Where to from here for the hotel and hospitality industry?
Google Consumer Insights research tool has identified a significant growth in South Africans’ search interests during level one of the Covid-19 lockdown. Searches such as “things to do”, “weekend getaways”, “flights to and flights from”, and destination-related searches have surged 200% in the past two years. Hashtags such as #friendcation, #baecation, #brocation, #famcation, #solocation and #staycation have a prominent position in the spine of popular culture. And these new behaviour trends may just prove to be the saving grace for the hotel and hospitality industry.
The tragedy of Covid changed the way we view travel and placed the hotel industry on a precipice. It is only now, in hindsight, that we can acknowledge the treasures our forced behaviour evolution may have been able to usher in.
Web 2.0 disruptors
In 2017, Gauteng roads were aflame with the rage of metered taxi drivers. Earlier that year the country’s busiest port of entry — OR Tambo International Airport — was blocked on the R21 and R24 highways, and later vehicles were torched in the capital city as a smoke signal to the Gauteng government. The protest was against the rise of Uber — the on-demand ehailing “crook” that was threatening the livelihoods of the significantly more expensive metered taxi drivers.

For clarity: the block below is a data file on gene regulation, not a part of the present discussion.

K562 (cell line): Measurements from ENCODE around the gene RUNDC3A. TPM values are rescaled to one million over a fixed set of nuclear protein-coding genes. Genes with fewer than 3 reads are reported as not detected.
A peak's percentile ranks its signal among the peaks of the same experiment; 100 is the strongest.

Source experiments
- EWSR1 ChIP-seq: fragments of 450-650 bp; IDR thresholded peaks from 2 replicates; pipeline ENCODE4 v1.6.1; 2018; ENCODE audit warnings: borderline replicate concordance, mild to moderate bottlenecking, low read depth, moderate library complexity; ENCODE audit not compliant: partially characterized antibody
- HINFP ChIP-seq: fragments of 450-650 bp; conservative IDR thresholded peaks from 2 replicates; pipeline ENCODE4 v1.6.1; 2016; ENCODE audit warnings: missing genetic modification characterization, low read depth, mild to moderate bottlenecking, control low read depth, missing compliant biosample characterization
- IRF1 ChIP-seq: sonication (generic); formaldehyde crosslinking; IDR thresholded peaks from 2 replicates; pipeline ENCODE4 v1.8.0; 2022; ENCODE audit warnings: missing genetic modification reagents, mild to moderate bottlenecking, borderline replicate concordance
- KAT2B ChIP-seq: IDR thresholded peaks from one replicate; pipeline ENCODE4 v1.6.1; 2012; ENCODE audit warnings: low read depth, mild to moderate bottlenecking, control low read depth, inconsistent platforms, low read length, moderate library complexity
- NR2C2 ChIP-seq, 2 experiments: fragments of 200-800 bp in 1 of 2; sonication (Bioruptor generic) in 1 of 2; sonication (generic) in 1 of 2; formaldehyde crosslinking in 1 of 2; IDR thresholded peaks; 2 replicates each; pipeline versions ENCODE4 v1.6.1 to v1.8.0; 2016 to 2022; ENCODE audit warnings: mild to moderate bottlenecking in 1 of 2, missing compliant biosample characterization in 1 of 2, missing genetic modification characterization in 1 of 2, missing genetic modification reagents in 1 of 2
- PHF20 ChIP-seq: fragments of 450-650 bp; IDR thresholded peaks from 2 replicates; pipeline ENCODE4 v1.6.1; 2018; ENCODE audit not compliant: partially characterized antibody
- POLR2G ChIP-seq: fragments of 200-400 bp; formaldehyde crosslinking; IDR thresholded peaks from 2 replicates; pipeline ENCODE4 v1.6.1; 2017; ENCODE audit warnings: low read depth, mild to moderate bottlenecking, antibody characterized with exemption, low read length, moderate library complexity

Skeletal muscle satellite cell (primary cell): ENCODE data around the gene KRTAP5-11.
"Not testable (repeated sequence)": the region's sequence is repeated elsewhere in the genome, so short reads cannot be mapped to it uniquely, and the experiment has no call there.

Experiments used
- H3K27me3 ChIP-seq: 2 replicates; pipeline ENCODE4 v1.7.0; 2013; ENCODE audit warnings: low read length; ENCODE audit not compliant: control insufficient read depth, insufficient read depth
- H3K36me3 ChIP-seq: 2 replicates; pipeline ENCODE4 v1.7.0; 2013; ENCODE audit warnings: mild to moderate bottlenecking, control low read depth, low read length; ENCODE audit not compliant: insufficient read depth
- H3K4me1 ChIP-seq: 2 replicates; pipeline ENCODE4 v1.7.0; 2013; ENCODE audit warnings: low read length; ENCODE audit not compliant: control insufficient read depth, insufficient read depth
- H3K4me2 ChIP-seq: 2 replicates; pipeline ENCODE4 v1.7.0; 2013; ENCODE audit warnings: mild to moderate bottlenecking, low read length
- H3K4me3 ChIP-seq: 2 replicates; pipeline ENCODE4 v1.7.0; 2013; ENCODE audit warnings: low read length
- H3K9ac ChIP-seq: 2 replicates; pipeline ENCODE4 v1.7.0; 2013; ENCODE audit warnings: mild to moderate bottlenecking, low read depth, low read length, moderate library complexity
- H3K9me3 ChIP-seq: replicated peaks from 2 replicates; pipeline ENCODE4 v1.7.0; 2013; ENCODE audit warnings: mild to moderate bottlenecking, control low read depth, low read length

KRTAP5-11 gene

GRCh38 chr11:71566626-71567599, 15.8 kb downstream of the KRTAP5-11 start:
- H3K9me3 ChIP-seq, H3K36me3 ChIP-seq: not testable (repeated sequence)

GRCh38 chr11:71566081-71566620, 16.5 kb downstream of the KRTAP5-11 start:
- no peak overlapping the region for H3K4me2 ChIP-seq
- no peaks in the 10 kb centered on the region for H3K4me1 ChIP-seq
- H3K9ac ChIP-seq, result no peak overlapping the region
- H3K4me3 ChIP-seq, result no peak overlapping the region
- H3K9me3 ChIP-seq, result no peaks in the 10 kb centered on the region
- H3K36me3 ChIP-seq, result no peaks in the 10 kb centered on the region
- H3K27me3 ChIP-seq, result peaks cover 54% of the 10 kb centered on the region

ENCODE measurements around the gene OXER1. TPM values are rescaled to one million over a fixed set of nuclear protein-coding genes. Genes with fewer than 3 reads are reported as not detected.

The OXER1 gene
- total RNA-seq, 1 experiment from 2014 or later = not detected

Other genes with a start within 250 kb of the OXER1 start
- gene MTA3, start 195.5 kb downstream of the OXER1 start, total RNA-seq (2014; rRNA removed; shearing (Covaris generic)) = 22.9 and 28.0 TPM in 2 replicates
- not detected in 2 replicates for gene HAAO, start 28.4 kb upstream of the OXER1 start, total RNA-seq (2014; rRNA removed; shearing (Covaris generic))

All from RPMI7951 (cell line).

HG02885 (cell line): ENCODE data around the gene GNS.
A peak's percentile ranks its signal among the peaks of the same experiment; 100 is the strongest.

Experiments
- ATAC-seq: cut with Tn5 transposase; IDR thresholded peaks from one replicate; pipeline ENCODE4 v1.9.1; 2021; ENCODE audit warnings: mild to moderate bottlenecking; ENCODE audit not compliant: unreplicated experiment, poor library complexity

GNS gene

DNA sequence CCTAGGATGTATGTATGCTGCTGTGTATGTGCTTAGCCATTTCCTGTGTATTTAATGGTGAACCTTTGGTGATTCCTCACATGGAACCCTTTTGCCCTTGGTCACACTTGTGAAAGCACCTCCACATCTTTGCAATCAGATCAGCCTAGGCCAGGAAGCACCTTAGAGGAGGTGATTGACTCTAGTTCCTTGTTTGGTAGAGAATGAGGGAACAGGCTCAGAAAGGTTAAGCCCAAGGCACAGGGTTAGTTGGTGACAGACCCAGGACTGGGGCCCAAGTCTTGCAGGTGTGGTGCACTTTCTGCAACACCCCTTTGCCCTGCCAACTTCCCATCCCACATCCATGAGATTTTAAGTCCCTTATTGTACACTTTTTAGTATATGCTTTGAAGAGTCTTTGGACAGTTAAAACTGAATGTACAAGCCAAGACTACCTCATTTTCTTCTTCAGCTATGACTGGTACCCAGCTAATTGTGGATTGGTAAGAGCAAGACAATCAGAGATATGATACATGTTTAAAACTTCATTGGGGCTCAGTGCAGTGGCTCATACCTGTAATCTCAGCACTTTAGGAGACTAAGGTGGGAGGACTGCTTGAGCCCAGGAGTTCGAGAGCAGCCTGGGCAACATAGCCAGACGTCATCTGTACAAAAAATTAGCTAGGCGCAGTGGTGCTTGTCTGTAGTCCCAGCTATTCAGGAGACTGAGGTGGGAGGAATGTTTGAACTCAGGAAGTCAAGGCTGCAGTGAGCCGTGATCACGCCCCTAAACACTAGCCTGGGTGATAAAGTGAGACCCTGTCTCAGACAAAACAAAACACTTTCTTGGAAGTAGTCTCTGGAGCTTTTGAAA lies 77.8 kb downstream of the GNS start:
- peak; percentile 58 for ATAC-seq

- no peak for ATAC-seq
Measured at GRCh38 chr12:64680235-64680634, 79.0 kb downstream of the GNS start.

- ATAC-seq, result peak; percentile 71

Even today, five years later, when you land at the Pretoria Gautrain station, a “violent hotspot”, and need an Uber or Bolt to get you to your destination, you’ll have to communicate with your driver via the app, and agree on a hidden area for the pick-up. This is the only safe way, lest the Uber/Bolt driver be attacked by metered taxi drivers over territory.
It seems that, in a bit more than half a decade, even through a life-threatening pandemic, the metered taxi industry has failed to find ways to better respond to the enduring threat of gig economy-driven industry disruptors.
The hotel and hospitality industry would be in danger of finding itself in a similar predicament in the absence of innovative responses to iindustry disruptors.
Such possible responses form the backdrop of the annual Hotel and Hospitality Show. In its fifth year, and hosted by the DMG Events, the Hotel and Hospitality Show interrogates the character of the local hotel industry, and expanding tourism growth in the Covid era. Local and international exhibitors, along with industry leaders, will gather to network and showcase products across interiors, lighting and design, technology, security, catering equipment and more.